Joachim Trier’s “The Worst Person in the World” is like a chameleon in the best way possible. Occasionally melancholic, occasionally funny, and consistently charming, this romantic comedy shakes things up while utilizing 12 chapters, including a prologue and epilogue, and by being an oft-times exhausted “coming of age” story. But “The Worst Person in the World” is more than just a “coming of age” film, it’s a film about self-discovery and growing up. Renate Reinsve owns the film, and the amount of hype the film received coming out of all of the film festivals in 2021 feels justified after viewing.
Julie (Renate Reinsve) is like any 30-year-old who has no safety net. At the beginning of “The Worst Person in the World,” she has a “not-quite-midlife crisis” that includes dying her hair from blonde to pink, changing her school programs from medicine to photography, and experiments with a number of guys. We also learn that she picked medicine as a major for “the accomplishment” (we all know those people). Julie also goes through the struggles of becoming a maturing adult as she passes by the age of still “figuring it out.” She worries about not being ready for kids or being as successful as her boyfriend for most of the film, Aksel (Anders Danielsen Lie), and his friends. Julie is simply that one friend in your group who has switched majors, or at least talked about, numerous times. Of course, you wish this for them, but they don’t make it easy for you when they decide to work at a Barnes and Noble for the rest of their life, or the local bookstore in the case of Julie. Renate plays the part with ease, mixing her charm and sensuality to the point that it makes it impossible not to fall in love with her on-screen.
Anders Danielsen Lie continues a strong year after his performance in “Bergman Island.” He retains the Tim Roth look in certain shots of “The Worst Person in the World,” and has proven to be versatile like Roth. In “The Worst Person in the World” he plays Aksel, Julie’s main lover in the film and a comic book artist. While Aksel is inherently less tragic than his role as Anders in “Oslo, August 31st,” Aksel will still have viewers in tears by the end. He gains success in this career throughout the film, but he learns how little that means by the end, the complete and polar opposite of Aksel’s conversation with Julie at the beginning of the film about wanting to break off their relationship before they get too attached to one another. Aksel gives a speech about accomplishments and physical items that will make you think twice about buying that next Blu-ray or hardcover book. It’s a powerful speech delivered by Anders Danielsen Lie that puts life into perspective, something this film oftentimes does.
The 12 vignettes, or chapters, of Julie’s life, bring both positives and negatives to the table. For the positive, having chapters is a unique way of telling a romantic-comedy story. Some chapters, like “Oral Sex in the Age of #MeToo” are a conversation about an article Julie is writing. Others, like “Cheating,” are more expensive and further the plot. There is even one that features Julie getting high, resulting in a psychedelic trip for the ages. It’s a nice mix of plot and excerpts from Julie’s story. It does, eventually, come together to make a cohesive film, but as expected, some sections are simply more memorable than others. But none of them last more than 15 minutes, so even the weakest chapters are moved on from as the next one begins.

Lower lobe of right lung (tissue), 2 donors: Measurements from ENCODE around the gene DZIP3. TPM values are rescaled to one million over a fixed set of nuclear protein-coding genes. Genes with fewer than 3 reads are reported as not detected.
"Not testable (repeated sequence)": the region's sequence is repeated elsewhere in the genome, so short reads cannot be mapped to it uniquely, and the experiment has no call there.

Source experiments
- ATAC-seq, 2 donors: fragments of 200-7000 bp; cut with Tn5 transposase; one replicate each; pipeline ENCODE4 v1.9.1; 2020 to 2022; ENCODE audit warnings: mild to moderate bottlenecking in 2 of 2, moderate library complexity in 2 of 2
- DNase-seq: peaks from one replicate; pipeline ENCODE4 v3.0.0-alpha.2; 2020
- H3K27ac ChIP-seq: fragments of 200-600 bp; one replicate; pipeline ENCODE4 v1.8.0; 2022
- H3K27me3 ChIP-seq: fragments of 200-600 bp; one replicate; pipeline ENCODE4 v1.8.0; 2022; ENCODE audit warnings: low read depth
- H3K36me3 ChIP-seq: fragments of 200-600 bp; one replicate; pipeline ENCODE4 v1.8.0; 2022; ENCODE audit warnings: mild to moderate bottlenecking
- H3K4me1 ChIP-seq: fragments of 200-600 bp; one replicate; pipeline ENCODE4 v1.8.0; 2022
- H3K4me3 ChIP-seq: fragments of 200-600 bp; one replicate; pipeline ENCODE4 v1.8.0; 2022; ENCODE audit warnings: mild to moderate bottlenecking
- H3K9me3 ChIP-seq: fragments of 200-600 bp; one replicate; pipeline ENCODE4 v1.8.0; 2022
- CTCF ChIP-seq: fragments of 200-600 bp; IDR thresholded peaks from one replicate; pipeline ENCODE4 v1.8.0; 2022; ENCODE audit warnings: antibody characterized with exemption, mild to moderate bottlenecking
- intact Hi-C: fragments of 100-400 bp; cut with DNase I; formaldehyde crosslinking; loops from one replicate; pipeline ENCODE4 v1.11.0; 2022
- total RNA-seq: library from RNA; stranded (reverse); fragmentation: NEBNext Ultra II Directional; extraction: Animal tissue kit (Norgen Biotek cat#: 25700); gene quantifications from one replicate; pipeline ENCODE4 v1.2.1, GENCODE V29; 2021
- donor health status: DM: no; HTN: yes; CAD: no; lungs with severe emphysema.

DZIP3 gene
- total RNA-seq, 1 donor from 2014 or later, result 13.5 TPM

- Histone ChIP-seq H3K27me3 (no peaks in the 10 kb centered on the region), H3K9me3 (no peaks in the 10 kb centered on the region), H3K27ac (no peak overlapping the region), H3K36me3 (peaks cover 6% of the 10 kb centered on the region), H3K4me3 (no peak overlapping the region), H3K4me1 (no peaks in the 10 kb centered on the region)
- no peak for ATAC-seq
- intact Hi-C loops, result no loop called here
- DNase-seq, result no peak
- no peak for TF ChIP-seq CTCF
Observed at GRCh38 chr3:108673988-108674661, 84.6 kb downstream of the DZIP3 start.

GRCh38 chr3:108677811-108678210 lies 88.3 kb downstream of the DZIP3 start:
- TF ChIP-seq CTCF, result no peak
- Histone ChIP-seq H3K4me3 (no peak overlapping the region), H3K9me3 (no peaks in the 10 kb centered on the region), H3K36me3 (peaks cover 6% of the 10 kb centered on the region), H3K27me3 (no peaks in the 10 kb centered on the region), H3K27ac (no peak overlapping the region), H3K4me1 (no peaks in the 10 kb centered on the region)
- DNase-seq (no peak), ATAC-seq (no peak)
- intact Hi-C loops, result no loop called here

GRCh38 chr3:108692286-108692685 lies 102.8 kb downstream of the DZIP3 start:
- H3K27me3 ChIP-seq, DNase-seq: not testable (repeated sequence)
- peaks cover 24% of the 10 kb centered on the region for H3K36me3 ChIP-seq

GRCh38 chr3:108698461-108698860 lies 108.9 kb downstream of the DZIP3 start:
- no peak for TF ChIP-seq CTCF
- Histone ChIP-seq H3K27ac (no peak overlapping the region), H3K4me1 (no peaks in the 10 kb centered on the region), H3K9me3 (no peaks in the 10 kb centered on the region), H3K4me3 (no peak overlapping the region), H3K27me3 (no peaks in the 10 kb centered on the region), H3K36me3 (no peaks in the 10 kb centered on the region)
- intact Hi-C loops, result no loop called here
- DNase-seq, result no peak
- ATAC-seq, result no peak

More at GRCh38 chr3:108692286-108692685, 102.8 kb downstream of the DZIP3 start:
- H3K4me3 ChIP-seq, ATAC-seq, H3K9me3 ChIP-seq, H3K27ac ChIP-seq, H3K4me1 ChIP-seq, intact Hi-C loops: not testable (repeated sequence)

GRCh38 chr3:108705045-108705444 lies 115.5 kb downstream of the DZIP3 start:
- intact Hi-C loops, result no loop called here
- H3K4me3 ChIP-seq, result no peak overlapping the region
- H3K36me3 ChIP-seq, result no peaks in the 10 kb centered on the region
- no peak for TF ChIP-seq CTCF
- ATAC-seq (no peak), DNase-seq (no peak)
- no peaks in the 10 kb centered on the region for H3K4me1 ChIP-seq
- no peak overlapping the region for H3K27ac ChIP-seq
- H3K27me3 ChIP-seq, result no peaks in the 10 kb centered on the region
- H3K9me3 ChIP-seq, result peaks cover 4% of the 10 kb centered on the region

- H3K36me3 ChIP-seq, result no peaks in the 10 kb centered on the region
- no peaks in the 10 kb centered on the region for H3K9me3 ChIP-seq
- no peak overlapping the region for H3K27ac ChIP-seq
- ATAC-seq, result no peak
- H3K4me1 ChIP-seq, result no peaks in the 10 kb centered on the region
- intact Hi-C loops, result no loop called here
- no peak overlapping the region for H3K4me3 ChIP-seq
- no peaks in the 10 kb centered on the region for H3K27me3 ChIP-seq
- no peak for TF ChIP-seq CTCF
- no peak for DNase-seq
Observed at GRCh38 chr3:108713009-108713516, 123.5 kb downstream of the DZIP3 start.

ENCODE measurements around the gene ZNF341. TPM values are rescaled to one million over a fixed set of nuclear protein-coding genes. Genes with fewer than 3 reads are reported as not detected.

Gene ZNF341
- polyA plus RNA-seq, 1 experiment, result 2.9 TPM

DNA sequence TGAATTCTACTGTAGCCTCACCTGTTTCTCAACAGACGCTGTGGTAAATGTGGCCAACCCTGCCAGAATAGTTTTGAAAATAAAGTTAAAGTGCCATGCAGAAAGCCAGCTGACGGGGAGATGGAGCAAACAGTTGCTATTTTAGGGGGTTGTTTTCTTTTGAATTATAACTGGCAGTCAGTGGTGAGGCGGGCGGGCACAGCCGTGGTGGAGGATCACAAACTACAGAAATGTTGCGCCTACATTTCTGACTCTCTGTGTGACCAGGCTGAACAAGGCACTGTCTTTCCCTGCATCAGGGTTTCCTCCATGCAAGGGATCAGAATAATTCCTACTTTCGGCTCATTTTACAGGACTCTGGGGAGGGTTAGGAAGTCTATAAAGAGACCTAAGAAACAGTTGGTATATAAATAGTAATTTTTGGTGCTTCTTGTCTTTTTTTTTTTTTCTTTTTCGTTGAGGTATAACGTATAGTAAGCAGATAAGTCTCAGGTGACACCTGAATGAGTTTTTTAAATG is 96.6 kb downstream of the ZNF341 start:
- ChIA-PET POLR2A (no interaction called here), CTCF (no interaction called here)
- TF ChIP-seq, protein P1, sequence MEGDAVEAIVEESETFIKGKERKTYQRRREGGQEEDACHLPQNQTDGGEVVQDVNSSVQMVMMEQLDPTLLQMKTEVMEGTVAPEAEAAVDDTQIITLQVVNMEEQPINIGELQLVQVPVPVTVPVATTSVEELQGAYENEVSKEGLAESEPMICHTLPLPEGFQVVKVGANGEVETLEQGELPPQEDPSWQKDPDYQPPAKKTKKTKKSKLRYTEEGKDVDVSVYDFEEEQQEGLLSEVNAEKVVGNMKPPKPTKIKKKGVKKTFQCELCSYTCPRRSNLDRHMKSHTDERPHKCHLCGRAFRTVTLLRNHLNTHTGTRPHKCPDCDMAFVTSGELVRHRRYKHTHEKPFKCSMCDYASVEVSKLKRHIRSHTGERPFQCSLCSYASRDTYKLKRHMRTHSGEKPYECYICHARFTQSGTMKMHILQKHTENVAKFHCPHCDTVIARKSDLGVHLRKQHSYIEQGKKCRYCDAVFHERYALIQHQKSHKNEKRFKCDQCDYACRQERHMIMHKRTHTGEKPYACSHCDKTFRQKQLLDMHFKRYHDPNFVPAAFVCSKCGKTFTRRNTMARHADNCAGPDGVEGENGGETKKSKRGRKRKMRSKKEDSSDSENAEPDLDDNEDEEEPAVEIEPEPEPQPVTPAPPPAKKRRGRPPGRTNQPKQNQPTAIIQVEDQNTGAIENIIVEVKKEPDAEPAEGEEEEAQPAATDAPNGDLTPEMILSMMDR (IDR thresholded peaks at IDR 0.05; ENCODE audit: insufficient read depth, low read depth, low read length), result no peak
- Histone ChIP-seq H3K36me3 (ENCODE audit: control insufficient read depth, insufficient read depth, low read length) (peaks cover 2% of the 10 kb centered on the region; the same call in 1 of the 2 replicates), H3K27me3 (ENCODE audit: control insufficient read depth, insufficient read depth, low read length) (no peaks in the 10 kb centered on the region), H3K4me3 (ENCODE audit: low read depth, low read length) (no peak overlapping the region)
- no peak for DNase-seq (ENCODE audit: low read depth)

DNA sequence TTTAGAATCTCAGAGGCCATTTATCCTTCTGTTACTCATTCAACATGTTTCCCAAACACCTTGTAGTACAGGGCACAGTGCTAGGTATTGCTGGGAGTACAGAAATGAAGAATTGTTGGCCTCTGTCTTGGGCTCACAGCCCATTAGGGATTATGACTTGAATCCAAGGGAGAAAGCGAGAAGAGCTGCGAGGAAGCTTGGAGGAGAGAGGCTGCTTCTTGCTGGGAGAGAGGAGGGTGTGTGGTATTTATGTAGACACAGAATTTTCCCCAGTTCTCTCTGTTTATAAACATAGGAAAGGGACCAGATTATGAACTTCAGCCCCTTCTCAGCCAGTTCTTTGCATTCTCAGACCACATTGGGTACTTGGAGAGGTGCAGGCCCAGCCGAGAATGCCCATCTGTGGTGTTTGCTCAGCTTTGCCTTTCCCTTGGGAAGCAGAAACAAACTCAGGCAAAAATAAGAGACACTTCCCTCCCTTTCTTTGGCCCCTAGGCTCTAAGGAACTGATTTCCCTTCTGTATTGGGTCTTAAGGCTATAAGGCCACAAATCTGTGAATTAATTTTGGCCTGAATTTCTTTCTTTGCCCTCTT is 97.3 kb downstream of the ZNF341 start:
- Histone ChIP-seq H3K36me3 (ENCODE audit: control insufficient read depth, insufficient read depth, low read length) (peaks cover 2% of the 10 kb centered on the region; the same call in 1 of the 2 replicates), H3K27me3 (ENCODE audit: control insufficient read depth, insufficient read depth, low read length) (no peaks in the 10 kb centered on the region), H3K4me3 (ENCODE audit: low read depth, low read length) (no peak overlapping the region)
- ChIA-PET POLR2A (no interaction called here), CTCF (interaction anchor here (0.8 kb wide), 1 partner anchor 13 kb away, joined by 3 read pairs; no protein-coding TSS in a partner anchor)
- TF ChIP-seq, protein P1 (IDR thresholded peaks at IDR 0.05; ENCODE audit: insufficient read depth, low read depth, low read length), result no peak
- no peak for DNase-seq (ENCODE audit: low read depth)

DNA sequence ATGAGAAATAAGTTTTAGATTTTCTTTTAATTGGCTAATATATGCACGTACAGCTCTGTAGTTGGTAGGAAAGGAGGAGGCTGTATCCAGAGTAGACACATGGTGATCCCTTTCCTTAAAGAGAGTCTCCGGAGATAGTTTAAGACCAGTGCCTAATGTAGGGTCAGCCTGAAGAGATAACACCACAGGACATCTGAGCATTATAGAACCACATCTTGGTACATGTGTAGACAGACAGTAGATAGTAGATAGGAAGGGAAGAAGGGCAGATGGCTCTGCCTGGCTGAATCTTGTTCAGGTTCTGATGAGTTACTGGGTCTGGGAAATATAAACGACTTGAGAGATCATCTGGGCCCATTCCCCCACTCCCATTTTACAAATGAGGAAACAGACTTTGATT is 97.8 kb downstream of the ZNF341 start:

Out of all of the chapters, “Cheating” has to be the best of them all. Though, this is not to say that “The Worst Person in the World” peaks in its second chapter. Julie crashes a party and meets Eivind (Herbert Nordrum), a coffee barista, and they spend the night together while deciphering for themselves what is cheating and what is fair game. FYI, taking sips out of each other’s beers and watching each other in the bathroom is fair game by the rules of Julie and Eivind.
The most beautiful thing about “The Worst Person in the World” is its portrayal of imperfection. This isn’t a story where Julie reunites with Aksel in the end or some other “true love.” Julie is not a perfect person, though she is far from “the worst.” She is simply lost and a bit of a screw-up. Heck, at one point, Julie points out that she feels like a supporting character in her own life. Isn’t it just refreshing for the lead in a romantic comedy that doesn’t think that they’re the main character? Julie’s relationship with Aksel is one of the most explored parts of the film, but it’s not peaches and cream. “The Worst Person in the World” is likely the most authentic look at a relationship, save for a “Cashback”-like sequence and a drug trip, since Richard Linklater’s “Before” trilogy.
“The Worst Person in the World” gives an honest portrayal of a very relatable life, and more importantly, love. The leads, Renate Reinsve and Anders Danielsen Lie, both put forth some of their best performances. Renate Reinsve deserves every role coming her way, and seeing her skyrocket push will be very exciting. Not everyone gets a happy ending like Ethan Hawke and Julie Delpy in the “Before” trilogy. While some people aren’t meant to be stars, Reinsve and Danielsen Lie both are. Watching “The Worst Person in the World” will also justify its already-announced Criterion Collection edition months before non-festival audiences will be able to feast their eyes on the film. “The Worst Person in the World” is a classic example of a film that is set up with almost impossibly high expectations to top, yet it somehow does. And it’ll be the antithesis of the worst thing you’ll have watched this year.
NEON will release “The Worst Person in the World” in theaters on February 4.